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Prominent Russians: Anatoly Lunacharsky

November 24, 1875 – December 26, 1933

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A Soviet politician, writer, translator, critic and art historian, Anatoly Lunacharsky was an active participant in the 1917 October Revolution.

Anatoly Lunacharsky was born in Poltava, Ukraine, which at that time part of the Russian Empire. He became interested in Marxism at the age of fifteen, while studying at the gymnasium in Kiev. In 1895 Lunacharsky entered the University of Zurich, where he studied philosophy and natural science. He focused on analyzing works by Karl Marx and Friedrich Engels, among other materialists, and was greatly influenced by the idealistic views of the lecturer Richard Avenarius. Empiriocriticism, based on the viewpoint that only direct experience could be relied on as a basis for knowledge, became the foundation of most Lunacharsky’s works.

The same year he entered the University of Zurich, Anatoly Lunacharsky joined the Russian Social Democratic Labour Party (RSDLP). He returned to Russia in 1898 and began his revolutionary activity. Within a year Lunacharsky was arrested and exiled.

In 1903 the RSDLP split into Mensheviks (derived from the Russian word “minority”), led by Julius Martov and Bolsheviks (“majority”), led by Vladimir Lenin. Lunacharsky decided to support the latter. Over the next six years the difference in philosophical opinions of Lenin and Lunacharsky sharpened and grew into a political disagreement. Anatoly Lunacharsky had developed ideas of “God-building,” considering socialism as a way of entering the “promised land” on earth, while Marxism saw as a culminate point the day when humankind would be liberated from dependence on nature and the supernatural.

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Vladimir Lenin criticized Lunacharsky’s ideas and Lunacharsky didn’t support Lenin’s extremism and insisted on parliamentary means of gaining power. In 1909 Anatoly Lunacharsky, together with Maxim Gorky and Aleksandr Bogdanov (Lunacharsky was married to his sister) formed the left-wing group “Vperyod” (Forward), which was in opposition to Lenin. Gorky, Bogdanov and Lunacharsky started a school for Russian socialist workers on the island of Capri. In 1910 all three revolutionaries moved to Bologna and there continued their teaching activity up until 1911.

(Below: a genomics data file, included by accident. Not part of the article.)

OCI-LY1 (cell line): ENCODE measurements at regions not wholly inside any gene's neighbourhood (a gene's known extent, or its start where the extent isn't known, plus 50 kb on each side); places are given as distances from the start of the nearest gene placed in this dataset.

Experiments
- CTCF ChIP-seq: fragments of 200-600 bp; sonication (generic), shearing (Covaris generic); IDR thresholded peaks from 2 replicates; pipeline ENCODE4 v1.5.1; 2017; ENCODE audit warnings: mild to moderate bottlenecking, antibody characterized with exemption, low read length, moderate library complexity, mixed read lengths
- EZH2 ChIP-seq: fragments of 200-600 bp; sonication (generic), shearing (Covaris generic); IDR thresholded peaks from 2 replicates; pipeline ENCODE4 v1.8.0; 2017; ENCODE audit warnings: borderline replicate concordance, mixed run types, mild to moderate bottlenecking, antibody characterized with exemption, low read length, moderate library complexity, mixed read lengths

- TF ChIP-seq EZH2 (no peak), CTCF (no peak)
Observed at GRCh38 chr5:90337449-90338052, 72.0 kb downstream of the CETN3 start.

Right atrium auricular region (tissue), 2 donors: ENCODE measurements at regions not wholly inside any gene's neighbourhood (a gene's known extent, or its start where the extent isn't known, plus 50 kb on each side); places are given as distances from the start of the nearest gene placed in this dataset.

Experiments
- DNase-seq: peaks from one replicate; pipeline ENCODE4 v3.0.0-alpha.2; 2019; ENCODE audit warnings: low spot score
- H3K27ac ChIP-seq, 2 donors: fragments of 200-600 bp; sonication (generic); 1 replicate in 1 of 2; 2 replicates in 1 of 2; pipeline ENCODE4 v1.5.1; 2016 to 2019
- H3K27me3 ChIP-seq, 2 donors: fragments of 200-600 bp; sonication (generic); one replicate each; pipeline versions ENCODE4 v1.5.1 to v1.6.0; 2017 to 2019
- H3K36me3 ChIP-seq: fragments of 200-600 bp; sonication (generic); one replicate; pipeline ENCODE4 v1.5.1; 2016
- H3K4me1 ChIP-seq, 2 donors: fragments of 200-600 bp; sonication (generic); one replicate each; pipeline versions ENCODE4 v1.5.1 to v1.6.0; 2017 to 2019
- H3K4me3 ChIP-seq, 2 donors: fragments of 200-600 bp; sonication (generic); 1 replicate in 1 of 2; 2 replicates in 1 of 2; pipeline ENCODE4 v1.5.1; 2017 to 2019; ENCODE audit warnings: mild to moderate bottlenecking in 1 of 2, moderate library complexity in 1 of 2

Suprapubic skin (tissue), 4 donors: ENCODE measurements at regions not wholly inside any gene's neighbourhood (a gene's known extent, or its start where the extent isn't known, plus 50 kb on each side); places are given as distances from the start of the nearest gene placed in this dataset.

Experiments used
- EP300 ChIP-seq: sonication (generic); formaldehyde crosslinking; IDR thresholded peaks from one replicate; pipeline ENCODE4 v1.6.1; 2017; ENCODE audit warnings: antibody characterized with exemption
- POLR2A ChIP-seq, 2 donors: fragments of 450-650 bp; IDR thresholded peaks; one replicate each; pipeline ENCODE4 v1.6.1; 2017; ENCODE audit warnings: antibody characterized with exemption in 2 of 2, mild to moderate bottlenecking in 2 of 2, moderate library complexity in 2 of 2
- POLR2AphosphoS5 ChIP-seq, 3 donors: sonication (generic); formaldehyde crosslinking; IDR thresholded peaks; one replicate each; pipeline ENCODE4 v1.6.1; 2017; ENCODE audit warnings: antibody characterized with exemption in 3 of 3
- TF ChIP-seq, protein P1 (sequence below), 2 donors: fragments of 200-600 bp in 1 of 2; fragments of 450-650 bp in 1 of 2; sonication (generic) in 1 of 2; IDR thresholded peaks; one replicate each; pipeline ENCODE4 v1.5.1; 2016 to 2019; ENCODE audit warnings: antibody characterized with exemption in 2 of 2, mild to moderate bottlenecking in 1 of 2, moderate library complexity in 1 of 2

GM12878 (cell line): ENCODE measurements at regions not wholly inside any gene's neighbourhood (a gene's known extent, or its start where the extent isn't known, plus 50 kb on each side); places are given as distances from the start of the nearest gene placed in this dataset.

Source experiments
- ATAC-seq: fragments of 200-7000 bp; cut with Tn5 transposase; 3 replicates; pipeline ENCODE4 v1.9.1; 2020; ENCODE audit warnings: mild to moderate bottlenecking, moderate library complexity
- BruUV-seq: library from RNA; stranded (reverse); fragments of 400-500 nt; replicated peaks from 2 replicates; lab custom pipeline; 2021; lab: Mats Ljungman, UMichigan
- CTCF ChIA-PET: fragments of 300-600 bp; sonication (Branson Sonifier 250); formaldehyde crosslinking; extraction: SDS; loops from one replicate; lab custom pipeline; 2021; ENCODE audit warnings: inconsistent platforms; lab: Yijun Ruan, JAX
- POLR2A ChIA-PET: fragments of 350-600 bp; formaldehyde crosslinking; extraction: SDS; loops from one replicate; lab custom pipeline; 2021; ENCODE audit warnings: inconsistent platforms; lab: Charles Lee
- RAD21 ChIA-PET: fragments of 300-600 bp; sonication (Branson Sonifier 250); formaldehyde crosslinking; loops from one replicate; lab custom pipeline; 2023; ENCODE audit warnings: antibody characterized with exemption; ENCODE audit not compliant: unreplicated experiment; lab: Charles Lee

In 1913 Anatoly Lunacharsky moved to Paris. After the outbreak of World War I in 1914, he took an internationalist anti-war position. In 1915, Lunacharsky, together with Pavel Lebedev-Polyansky, restarted the social democratic newspaper “Vperyod” with an emphasis on “proletarian culture.” He actively disagreed with the Mensheviks regarding their strategy and tactics in the revolutionary struggle. After the February Revolution of 1917, which resulted in the downfall of the Russian Empire and declaration of the republic, Anatoly Lunacharsky left his family in Switzerland and returned to Russia. He re-joined the Bolsheviks and in October 1917 was appointed Commissar of Education Enlightenment (Narkompros), equivalent to Minister of Education and the Arts. Lunacharsky remained in this position until 1929. His work in this post was considerable but also controversial. He tried to save historical and cultural monuments and even wanted to resign in a sign of protest against the bombing of the Kremlin during the October Revolution. At the same time, Lunacharsky was reported to be involved in the ruining of a number of other monuments, which were later replaced by ideologically-oriented works, mainly of low quality. Anatoly Lunacharsky made an attempt to encourage old Russian intellectuals to cooperate with the new Soviet regime, and tried to protect scientists from persecution. On the other hand, he participated in the mass deportation of great scholars and fired university teachers for political reasons.